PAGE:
Fire Detection: Silent Alarm Standard

  • Paul Pope,  Apollo Fire Detectors

The introduction of a new standard [EN54-23: Fire alarm devices - Visual alarm ­devices] has been postponed until 31 December 2013, but manufacturers need to act now to ensure their products meet the standard's requirements. Paul Pope of Apollo Fire Detectors considers the implications of this new European ­product ­standard and the reasons behind its introduction.

The aim of EN54-23 is to ensure that any individual with a hearing impairment is notified in the event of a fire. This includes individuals that are classed as deaf or hard of hearing, and also individuals whose hearing may be temporarily affected by external factors such as areas of high ambient background noise, the use of ear defenders, or even the intentional limiting of an audible alarm. In these situations, audible alarms - sounders - are not considered effective as the only device used as a means of warning.

Following the introduction of the Equality Act, one solution that has become popular is a combination of audible and Visual Alarm Devices (VADs), historically known as beacons. VADs are particularly useful in areas such as hotels, hospitals, care homes and shopping centers to name a few typical points of application. VADs should be positioned wherever hearing impaired individuals may be unaccompanied e.g. bathrooms, toilets and bedrooms. They are not, however, intended to waken people from sleep.

How Bright Is Bright
Until as recently as 2010, no European product standard existed to determine the light output performance criteria and installation requirements of VADs. This resulted in inconsistency across how manufacturers declared their products' performance. This is all set to change with the introduction of EN54-23 because, from 31st December 2013, manufacturers will have to meet specific requirements, test methods and performance criteria for VADs. It is hoped that this will enable those responsible for specifying a fire detection and alarm system to compare like with like and to identify the best VAD for each application.

EN54-23 will address light distribution patterns or specifically, a product's coverage volume performance.

VADs will be classified into three categories depending on the application in which they will be used: ceiling mounted, wall mounted and open class devices. The size of each product's coverage volume will be determined by the distance at which the illumination of a surface perpendicular to the light source achieves illumination of 0.4 lux (0.4 lm/m2).

For the wall and ceiling mounted categories, the VAD has to achieve a specific dispersion pattern, whereas the guidance for open class devices is intended to allow some existing designs to be used or cater for specialized applications. The specifics for wall-mounted devices are that the mounting height is limited to a minimum of 2.4m and illumination is set to 0.4lux over a cubical space. Ceiling mounting heights are fixed at 3 m, 6 m and 9 m (using VADs at heights above 9m becomes inefficient) and ceiling devices are required to illuminate cylindrical space. In the open class of device, the manufacturer is permitted to set the coverage shape as there may be an advantage to using the product in specialized applications.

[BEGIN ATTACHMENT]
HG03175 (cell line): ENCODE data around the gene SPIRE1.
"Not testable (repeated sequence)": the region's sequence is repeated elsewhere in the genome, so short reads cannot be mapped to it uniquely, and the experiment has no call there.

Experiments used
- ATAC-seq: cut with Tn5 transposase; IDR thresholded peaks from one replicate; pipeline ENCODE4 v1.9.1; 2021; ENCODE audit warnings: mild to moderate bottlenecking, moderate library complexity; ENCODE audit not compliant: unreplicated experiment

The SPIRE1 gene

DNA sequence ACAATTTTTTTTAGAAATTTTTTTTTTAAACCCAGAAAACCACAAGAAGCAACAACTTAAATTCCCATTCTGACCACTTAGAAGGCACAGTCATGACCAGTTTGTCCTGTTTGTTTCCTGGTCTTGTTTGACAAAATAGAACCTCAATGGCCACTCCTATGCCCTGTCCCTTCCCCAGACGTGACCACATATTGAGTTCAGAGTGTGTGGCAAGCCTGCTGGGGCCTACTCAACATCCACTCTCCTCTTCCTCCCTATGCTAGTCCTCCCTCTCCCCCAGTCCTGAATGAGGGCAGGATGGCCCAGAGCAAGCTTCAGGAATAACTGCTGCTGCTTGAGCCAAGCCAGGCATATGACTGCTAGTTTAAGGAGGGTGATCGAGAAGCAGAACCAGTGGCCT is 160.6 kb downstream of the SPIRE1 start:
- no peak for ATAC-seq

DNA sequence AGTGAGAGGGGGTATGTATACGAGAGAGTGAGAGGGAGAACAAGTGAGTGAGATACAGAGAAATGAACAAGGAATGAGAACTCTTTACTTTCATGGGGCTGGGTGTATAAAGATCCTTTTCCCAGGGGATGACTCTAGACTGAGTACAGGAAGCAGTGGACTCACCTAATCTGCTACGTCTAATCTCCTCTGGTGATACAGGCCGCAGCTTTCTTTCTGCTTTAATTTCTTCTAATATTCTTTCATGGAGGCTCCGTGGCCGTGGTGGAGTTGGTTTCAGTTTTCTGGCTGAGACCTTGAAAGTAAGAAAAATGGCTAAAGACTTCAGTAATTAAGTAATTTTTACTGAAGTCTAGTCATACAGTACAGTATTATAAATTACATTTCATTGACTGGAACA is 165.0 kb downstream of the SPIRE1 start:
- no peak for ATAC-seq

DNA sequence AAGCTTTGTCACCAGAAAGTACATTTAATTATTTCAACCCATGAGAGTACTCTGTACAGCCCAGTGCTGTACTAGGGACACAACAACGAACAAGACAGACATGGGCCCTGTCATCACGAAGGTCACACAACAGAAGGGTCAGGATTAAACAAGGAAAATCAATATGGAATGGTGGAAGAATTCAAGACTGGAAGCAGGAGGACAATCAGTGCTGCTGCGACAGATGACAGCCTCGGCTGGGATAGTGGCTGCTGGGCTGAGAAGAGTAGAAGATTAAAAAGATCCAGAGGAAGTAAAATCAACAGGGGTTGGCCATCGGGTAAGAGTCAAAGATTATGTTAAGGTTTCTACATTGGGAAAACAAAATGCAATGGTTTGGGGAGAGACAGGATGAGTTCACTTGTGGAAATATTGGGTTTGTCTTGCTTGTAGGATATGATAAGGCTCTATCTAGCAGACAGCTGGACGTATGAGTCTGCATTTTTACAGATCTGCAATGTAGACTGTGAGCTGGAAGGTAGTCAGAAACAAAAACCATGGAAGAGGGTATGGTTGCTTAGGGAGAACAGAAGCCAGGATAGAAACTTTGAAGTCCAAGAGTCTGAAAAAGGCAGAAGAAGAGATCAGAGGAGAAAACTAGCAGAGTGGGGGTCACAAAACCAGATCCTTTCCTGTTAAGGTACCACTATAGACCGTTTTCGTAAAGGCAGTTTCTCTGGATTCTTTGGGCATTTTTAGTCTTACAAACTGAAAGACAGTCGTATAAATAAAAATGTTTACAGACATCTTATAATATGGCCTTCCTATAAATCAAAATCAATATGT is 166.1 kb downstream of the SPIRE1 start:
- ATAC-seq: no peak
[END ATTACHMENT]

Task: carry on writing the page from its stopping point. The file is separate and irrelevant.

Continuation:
External Testing
Manufacturers will have to appoint an EU Notified Body to test and certify a VAD's coverage volume. When tested, each VAD will be given a coverage volume specification code. Manufacturers will have to make this available on the product itself or on supporting documentation. Apollo, for example, will declare this code in its product guides.

Other EN54-23 requirements that manufacturers must ensure their VADs comply with relate to luminous intensity (min. 1 cd or 70% of all measurement points and max. 500 cd for any measurement point to prevent glare), a flash rate of between 0.5 Hz and 2 Hz (to avoid the risk of photosensitive epileptic seizures) and the use of only white or red flashes. Importantly, the chosen color must be consistent across the whole site, which is particularly important when extending an existing system.

Blindingly Obvious
Where an assessment has been conducted and the need for EN54-23 VADs within escape corridors or staircases has been identified, there is little guidance in the codes that helps to mitigate the risk of glare to the occupants during evacuation using the new high output VADs. The LPS1652 Code of Practice for Visual Alarm Devices used for Fire Warning codes places high responsibility on the designer to provide the highest background level lighting. This may result in excessive glare to the occupants during an alarm condition in periods of low light. If glare occurs, it is possible that susceptible individuals will suffer from visual impairment. This must be considered as part the of evacuation strategy for those at risk.

If they have not already done so, it is high time for those responsible for specifying fire detection and alarm systems to review the changes to the standards and codes, consult with the relevant interested parties very early on during the consultation and design stage, refer to the risk assessment and evacuation strategy for guidance on where VADs are actually needed and make a sensible decision based on each individual application.


Apollo Fire Detectors Ltd.
36 Brookside Road
Havant, Hamphsh. PO9 1JR
Great Britain
Phone: +44 2392 492412
Telefax: +44 2392492754

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